“Whenever the police start shooting, I stand in front of them,” Mavry told me, “because I know they probably won’t shoot me. I’m not inciting violence, and I’m wearing this” — his camouflage Air Force shirt. “If I’m out in front, it keeps the danger off [the protestors]. We just gotta check each other, make sure violence isn’t happening on both sides. I make sure our bad apples are talked to. If someone’s throwing rocks, I tell them, ‘Hey, that’s not we’re about right now.’”

As he paced north and south on Date, Mavry talked to the cops over his megaphone: “My fellow Americans, I just want to remind you about a few of your fellow Americans we have lost. Trayvon Martin, Breonna Taylor. I don’t want to be here. I’m tired, bra; I’m so tired. But I’m more tired of seeing my people killed on the nightly news. So I got to be out here. We don’t want to be your conscience. We shouldn’t have to tell you that it’s wrong to kill a man. But when you love somebody, you’re gonna let them know when what they’re doing is wrong. We love you enough to tell you that you can do better. No man deserves to die in the street like an animal. That’s not what I fought for.”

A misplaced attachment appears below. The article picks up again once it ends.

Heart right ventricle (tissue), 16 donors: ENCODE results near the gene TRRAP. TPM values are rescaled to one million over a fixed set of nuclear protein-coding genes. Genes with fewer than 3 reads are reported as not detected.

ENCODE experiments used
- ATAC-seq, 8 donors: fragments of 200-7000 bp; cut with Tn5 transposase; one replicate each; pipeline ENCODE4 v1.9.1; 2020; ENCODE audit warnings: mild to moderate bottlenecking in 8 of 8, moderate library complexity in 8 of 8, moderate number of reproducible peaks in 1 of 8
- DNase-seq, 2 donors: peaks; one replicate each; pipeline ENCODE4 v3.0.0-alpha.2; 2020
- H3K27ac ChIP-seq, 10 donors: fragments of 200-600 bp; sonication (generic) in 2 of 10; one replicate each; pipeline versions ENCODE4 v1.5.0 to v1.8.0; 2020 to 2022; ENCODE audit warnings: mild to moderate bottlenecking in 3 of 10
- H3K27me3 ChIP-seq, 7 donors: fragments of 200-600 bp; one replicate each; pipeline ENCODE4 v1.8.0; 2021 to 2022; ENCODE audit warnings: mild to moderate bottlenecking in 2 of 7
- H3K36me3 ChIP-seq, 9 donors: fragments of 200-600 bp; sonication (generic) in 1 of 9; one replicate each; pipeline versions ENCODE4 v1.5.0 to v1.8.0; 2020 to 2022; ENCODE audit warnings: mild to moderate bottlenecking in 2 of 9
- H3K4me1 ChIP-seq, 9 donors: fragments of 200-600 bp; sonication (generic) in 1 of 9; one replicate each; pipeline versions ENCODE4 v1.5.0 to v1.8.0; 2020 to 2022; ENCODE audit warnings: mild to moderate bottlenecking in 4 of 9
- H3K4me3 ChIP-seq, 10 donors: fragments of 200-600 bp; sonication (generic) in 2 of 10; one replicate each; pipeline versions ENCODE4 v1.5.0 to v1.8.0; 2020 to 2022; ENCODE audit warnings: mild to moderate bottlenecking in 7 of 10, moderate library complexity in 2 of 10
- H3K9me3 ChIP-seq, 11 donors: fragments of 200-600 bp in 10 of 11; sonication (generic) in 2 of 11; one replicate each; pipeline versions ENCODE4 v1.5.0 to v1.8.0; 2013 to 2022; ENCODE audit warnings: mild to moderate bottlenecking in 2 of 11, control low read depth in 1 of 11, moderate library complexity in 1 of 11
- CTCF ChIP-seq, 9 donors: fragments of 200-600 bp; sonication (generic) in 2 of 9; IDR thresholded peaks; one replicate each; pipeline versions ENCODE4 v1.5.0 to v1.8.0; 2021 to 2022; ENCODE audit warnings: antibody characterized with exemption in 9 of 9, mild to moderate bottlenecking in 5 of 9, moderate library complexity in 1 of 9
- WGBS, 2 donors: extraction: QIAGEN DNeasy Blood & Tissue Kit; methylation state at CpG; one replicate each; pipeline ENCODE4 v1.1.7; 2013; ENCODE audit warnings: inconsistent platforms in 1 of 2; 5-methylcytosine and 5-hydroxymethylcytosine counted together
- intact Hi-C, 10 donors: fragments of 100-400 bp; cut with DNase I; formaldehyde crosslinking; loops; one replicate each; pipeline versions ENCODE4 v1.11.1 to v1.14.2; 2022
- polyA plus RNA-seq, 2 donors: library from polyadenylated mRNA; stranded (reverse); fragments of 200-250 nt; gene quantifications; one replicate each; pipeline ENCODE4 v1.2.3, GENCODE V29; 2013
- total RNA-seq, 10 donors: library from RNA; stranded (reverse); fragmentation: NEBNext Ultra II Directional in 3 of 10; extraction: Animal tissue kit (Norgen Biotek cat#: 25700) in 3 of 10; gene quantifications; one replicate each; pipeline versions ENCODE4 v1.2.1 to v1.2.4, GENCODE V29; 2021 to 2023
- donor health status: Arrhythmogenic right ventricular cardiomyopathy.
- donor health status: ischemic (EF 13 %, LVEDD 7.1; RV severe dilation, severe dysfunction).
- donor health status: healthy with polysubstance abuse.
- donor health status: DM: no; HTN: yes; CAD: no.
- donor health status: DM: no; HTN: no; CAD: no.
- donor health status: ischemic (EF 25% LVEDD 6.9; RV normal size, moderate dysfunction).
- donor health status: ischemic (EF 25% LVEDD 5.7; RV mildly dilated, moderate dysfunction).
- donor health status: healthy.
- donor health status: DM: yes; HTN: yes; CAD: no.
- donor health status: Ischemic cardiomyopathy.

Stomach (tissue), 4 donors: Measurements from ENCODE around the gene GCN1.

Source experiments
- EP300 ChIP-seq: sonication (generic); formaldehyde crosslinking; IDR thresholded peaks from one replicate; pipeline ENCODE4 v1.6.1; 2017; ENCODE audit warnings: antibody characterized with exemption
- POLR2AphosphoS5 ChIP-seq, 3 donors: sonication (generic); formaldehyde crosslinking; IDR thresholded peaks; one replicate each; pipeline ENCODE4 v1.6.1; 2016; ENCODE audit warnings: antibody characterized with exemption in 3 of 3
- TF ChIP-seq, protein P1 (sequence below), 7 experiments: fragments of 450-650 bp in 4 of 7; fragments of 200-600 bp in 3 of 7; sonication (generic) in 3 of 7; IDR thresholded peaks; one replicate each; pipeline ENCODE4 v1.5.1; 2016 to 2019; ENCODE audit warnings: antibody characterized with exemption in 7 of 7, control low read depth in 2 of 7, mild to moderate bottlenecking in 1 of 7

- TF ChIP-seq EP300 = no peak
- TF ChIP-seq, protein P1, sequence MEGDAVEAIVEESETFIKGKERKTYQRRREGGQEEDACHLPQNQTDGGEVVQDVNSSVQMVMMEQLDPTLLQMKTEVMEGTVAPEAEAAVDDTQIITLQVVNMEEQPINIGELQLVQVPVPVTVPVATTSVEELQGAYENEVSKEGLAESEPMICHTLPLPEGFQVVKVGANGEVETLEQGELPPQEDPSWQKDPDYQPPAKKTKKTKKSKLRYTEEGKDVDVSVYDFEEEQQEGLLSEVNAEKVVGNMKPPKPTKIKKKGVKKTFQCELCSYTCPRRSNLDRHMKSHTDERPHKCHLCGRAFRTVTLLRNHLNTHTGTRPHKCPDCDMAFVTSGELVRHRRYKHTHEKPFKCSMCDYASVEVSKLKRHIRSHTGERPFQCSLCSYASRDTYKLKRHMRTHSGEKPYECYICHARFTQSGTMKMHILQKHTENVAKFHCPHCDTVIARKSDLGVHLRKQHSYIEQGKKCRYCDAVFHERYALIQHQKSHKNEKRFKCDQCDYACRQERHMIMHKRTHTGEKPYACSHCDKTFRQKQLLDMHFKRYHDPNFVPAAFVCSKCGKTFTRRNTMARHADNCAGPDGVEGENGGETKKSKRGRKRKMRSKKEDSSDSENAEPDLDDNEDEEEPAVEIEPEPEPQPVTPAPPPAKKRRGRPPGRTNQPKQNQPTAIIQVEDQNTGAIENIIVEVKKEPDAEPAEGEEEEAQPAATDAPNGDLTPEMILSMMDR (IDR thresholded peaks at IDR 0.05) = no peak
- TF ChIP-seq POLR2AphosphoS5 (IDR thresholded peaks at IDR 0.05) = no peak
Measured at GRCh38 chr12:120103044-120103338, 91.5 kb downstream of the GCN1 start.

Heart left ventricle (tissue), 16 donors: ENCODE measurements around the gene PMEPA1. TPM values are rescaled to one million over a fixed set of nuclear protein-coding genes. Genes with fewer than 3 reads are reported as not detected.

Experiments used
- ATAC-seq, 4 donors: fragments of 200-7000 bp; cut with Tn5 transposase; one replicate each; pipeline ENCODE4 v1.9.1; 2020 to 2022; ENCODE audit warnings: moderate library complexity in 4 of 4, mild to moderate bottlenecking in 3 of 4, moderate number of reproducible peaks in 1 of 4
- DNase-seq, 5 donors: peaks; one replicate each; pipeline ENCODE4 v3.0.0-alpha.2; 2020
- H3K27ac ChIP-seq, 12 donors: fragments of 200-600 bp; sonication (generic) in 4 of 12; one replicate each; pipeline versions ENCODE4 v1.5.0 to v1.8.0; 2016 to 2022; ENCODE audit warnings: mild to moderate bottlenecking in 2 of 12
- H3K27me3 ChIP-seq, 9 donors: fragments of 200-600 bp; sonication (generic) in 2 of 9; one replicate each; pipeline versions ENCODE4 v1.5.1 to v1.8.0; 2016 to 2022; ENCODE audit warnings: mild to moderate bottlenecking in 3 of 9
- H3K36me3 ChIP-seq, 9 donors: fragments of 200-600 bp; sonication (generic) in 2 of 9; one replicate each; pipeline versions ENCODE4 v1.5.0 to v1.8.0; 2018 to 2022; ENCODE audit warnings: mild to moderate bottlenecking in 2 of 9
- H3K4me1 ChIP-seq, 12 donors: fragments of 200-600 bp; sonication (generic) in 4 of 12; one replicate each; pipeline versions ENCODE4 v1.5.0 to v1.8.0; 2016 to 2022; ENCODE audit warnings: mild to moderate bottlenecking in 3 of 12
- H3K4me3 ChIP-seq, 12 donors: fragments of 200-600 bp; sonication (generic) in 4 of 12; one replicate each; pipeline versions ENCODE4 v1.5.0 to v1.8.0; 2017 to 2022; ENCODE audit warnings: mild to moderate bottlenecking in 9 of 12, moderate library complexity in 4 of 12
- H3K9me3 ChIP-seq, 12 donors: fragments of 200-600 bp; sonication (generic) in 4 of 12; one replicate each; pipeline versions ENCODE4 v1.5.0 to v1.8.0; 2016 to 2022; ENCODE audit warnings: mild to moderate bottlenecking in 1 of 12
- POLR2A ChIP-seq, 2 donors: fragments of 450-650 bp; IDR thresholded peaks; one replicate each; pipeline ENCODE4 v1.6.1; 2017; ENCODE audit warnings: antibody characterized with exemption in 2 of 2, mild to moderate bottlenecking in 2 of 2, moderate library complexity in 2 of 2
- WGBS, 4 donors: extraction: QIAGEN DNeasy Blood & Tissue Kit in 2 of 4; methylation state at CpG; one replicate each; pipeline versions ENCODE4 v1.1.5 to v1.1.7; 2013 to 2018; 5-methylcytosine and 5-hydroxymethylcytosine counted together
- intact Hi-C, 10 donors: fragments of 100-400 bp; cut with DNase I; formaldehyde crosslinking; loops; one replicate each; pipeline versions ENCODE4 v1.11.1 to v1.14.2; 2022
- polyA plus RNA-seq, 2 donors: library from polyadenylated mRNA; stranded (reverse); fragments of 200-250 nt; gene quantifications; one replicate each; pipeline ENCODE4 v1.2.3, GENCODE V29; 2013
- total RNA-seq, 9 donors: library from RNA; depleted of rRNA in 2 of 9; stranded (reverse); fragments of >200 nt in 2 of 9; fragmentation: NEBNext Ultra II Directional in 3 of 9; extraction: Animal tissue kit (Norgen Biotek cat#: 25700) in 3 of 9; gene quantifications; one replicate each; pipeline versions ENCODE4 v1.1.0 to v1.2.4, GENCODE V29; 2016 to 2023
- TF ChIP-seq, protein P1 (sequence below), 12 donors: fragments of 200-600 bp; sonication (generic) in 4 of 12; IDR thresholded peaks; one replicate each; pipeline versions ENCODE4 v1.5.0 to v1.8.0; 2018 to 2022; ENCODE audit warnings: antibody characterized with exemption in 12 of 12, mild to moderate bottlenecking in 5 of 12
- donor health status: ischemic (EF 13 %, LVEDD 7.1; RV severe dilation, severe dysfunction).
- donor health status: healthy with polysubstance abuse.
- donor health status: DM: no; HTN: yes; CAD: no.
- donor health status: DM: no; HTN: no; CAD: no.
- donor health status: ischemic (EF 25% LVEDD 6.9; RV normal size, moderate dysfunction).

Outside the La Mesa Springs shopping center

He stopped his address to hustle over to a flare-up along University. “Hey brother, that’s not what we’re here for!” he called to the California Citizen Watch reporter, who was shouting at a man and a woman standing in front of the police: “Fuck you, bootlicker!” over and over. Then Mavry addressed the man: “Hey how you doing? I’m Chris, a fellow American. You know they’re killing Americans on the street right now?”

“You’re telling me they’re going apeshit right now?” asked the man, incredulous.

“Who’s dead right now?” asked the woman. “You’re in La Mesa.”

“My brothers and sisters are doing some bad shit,” admitted Mavry. “But we callin’ out ours.”

“Are you, though?” asked the woman.

“We are,” replied Mavry. “I been doing that all night. I served in the Air Force for seven years, three combat tours.”

“Thank you,” interrupted the man, quite sincerely.

“And I sleep at night knowing my baby might die tomorrow for no reason other than the color of their skin. All we’re here to do tonight is protest these ideals that our country stands for.”

The morning aftermath.

“There’s a difference between a protest and a riot,” said the woman.